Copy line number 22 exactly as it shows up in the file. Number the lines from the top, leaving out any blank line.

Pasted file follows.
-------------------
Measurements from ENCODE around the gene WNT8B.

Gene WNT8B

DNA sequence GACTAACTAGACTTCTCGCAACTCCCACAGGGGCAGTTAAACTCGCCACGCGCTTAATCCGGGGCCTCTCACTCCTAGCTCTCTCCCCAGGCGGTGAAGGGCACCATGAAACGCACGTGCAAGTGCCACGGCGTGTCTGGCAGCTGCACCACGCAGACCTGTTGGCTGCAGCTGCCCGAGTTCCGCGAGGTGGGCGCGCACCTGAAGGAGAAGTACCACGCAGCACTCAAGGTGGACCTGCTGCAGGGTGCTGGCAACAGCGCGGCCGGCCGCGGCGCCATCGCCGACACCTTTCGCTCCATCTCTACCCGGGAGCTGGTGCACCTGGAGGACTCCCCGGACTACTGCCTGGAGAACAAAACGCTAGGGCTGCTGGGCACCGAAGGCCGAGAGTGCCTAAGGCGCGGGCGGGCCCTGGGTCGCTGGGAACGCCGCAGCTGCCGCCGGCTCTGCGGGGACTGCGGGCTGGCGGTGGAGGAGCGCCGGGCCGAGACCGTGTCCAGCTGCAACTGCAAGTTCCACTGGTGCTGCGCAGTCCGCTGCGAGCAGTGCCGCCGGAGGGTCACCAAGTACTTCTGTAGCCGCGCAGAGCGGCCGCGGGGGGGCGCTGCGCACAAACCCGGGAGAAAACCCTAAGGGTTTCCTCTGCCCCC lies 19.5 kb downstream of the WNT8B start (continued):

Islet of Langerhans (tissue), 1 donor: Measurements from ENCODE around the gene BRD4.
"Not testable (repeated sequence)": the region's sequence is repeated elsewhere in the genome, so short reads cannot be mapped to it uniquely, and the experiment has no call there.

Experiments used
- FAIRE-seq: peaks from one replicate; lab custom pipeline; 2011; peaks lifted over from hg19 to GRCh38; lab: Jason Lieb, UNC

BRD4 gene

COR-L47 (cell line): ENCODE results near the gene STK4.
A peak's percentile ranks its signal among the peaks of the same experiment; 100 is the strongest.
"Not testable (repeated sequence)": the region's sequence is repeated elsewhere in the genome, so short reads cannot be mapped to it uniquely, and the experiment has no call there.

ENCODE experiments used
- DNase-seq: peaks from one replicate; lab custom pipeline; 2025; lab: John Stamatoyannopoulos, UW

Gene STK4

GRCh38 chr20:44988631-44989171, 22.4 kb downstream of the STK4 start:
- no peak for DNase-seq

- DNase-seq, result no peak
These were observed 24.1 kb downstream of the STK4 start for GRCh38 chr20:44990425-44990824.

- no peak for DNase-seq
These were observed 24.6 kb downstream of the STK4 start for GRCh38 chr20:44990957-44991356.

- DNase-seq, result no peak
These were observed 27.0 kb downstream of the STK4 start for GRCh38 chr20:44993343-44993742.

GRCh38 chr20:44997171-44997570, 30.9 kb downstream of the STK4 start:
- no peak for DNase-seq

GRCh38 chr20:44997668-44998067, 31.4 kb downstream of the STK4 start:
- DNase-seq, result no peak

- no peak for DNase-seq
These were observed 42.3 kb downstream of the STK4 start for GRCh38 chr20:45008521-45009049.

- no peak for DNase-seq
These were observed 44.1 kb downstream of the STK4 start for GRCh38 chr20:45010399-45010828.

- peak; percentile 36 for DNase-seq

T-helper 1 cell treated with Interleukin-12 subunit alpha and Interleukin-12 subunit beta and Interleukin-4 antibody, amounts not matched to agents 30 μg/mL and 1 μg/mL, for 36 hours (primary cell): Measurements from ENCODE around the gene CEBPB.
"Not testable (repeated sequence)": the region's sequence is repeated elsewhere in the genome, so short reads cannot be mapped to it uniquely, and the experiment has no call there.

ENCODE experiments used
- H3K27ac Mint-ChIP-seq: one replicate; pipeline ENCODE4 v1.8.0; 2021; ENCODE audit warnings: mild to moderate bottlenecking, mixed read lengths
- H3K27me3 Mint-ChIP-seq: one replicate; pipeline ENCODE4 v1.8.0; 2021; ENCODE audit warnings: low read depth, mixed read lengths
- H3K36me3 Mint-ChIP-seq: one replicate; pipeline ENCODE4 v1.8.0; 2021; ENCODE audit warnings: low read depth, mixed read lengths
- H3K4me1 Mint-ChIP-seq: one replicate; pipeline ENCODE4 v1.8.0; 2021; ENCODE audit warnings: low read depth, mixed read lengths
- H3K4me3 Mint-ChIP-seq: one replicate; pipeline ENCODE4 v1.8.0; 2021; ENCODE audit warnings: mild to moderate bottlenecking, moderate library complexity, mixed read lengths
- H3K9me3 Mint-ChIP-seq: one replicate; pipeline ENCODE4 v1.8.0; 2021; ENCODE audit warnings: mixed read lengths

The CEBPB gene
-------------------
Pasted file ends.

These were observed 27.0 kb downstream of the STK4 start for GRCh38 chr20:44993343-44993742.